A free-writing exercise that turned into a four-part, loosely connected story. I’m a big fan of letting the mind loose in creative endeavors to see where it leads. This chapter was written in one sitting and only edited for typos and minor word-echos and clarifications.
The path was long and winding but you could not see far ahead. The trees and brush had grown tight against against the trail, but the bare dirt was so worn and packed beneath his feet that it held fast against the the vegetation on either side. Perhaps animals still used the path, but while it was once heavily trod by people they had long since ceased coming this way. The leaves and limbs pulled against his coat as he hunched and clawed forward.
A sharp jag of blue finally peeked through from far ahead. It gave him a renewed strength, a renewed determination, and he pushed the final branches out of his way. The blue grew with each step, the green finally relenting until he stood in the open.
The sky stretched far and clear into the horizon. He stopped at the sight to take it in. The trail wound around the edge of a cliff, but now only gray rock guarded him on his left. To his right was nothing. Space. Falling free and wide into the canyon below. He looked down the canyon, up across the far side, and past mountain top after mountain top into the far distance.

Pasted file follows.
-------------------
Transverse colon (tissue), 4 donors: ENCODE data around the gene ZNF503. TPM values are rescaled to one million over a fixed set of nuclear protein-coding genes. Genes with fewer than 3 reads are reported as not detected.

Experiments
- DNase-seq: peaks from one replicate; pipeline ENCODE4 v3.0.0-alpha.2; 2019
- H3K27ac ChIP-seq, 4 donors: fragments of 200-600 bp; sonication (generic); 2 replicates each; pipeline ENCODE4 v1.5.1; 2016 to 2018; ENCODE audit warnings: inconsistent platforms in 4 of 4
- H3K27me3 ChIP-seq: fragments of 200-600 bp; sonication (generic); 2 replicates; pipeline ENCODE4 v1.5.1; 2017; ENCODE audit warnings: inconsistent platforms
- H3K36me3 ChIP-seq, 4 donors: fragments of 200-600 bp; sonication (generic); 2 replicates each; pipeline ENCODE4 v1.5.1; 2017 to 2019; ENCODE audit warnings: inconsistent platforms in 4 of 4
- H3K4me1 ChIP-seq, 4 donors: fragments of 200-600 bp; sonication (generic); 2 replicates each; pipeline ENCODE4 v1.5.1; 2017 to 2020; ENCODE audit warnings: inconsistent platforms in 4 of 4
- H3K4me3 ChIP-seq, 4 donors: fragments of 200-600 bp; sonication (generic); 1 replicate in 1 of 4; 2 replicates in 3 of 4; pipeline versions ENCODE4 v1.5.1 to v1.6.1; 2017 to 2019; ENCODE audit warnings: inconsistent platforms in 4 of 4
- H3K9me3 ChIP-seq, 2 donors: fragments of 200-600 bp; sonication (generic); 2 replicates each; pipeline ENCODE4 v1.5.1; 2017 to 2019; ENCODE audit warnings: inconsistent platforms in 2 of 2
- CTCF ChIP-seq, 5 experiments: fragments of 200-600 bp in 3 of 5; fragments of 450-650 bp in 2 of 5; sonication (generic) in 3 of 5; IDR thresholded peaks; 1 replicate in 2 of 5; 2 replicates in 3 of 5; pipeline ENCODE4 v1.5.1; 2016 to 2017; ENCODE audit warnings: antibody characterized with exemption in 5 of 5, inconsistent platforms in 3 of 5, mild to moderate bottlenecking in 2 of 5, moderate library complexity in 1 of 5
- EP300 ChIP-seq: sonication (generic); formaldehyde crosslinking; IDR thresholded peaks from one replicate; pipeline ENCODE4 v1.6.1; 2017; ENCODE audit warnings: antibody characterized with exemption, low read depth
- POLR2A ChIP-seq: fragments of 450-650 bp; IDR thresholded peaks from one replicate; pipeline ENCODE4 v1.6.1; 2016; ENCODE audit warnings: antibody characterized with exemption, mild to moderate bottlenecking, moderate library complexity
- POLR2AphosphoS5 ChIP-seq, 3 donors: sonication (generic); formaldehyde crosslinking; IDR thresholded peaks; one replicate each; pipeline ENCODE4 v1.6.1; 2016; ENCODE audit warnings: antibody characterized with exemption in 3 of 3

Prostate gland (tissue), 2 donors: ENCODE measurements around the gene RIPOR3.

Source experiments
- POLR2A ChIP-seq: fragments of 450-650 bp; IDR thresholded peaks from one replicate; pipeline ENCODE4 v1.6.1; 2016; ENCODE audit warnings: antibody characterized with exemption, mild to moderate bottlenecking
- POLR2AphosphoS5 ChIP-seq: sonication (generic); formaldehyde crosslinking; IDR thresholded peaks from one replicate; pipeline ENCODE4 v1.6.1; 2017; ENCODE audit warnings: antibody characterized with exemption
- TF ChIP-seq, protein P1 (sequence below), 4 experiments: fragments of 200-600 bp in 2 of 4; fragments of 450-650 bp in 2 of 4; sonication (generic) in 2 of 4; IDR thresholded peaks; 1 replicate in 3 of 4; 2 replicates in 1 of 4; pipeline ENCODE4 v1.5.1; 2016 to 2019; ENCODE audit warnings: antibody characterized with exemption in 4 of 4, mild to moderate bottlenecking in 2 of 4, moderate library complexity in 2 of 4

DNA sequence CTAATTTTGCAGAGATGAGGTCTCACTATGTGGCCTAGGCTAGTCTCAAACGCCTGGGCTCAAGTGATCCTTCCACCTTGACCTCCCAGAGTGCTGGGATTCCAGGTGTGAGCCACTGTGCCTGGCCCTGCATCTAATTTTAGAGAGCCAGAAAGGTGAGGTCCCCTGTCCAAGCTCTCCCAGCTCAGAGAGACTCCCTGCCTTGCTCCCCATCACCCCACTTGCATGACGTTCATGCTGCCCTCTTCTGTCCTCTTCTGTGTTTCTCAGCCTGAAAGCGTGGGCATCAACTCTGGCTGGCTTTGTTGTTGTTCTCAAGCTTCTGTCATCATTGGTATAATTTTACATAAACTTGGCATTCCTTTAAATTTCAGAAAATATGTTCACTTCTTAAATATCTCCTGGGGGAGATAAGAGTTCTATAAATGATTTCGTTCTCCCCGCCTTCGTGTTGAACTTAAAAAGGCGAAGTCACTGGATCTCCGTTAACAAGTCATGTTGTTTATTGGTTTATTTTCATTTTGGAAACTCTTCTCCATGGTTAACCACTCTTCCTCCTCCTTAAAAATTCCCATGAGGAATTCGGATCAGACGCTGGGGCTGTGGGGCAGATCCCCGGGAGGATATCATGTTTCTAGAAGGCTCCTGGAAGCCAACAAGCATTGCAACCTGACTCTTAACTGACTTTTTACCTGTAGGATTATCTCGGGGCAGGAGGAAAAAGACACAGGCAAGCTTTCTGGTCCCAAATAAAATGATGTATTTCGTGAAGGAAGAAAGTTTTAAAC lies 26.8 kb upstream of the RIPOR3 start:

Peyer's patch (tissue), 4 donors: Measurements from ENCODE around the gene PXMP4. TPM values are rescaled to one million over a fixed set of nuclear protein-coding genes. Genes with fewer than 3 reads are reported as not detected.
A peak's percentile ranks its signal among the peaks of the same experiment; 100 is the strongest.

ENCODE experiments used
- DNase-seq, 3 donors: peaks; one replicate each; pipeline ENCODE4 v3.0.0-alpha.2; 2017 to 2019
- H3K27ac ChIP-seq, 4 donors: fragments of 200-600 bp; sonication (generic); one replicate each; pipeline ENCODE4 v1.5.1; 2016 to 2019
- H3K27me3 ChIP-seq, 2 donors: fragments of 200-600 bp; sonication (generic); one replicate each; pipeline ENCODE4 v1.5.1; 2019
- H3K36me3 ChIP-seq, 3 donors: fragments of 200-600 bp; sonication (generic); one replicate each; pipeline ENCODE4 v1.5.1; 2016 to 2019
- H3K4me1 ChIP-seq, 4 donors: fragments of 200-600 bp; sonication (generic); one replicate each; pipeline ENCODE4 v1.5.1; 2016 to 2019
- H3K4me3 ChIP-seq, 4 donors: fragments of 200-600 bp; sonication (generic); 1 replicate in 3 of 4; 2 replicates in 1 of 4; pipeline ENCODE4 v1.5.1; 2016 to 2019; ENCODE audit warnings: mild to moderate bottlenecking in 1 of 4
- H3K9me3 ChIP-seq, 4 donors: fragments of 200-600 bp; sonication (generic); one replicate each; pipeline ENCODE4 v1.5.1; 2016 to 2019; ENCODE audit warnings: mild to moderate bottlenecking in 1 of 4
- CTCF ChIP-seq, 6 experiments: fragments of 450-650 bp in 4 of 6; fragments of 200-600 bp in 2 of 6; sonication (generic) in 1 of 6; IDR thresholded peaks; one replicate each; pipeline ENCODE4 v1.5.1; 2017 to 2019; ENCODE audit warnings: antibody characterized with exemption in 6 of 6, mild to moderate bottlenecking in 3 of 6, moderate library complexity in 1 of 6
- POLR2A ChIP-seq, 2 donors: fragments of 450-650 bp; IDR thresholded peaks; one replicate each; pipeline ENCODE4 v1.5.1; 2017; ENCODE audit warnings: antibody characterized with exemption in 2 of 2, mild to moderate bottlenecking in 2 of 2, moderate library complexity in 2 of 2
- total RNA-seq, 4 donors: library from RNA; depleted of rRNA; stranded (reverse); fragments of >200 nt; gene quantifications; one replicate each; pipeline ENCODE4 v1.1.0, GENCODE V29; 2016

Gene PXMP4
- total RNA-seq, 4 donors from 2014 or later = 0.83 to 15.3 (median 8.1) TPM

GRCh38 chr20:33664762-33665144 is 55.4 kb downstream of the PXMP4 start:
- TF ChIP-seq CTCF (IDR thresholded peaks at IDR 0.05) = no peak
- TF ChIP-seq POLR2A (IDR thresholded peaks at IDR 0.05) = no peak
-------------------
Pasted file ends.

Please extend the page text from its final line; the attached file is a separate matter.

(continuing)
It was so stark, so empty, and so beautiful. Behind him the trees hid the path he had followed. The gray and craggy mountains made the path he fought against for the past hours seem lush. The leaves and branches that had been a hindrance now seemed rich and full of life. Life that refused to go where he now stood.
He leaned against the rock and watched the lazy clouds roll across the sky. Simple and clean and far above any influence he had but to watch. Somewhere down below he could make out the faint rush of water, but it, too, seemed detached and impersonal. The scene before him drowned him, lost in its expanse. He felt small and yet part of all that he saw. He looked at the distant peaks and knew he could never reach them if he tried, yet they touched him at their distance as if he stood upon them. In a way they touched him more than if they were truly under his feet. He took a deep breath of the cool air, taking it into his belly and through his nose. He absorbed all he could of the moment, the small slice of the world, from the tiny corner in which he stood.
He kicked a pebble down the canyon. It clicked and clacked as it tumbled, until it was silently out of sight and hearing. He smiled and committed all he saw to memory, willing it to be a part of him he would never forget. A place to which he could return no matter where he went from here onwards.
He stood up from the rock and continued on around the bend and away from the open, impersonal, majestic sky.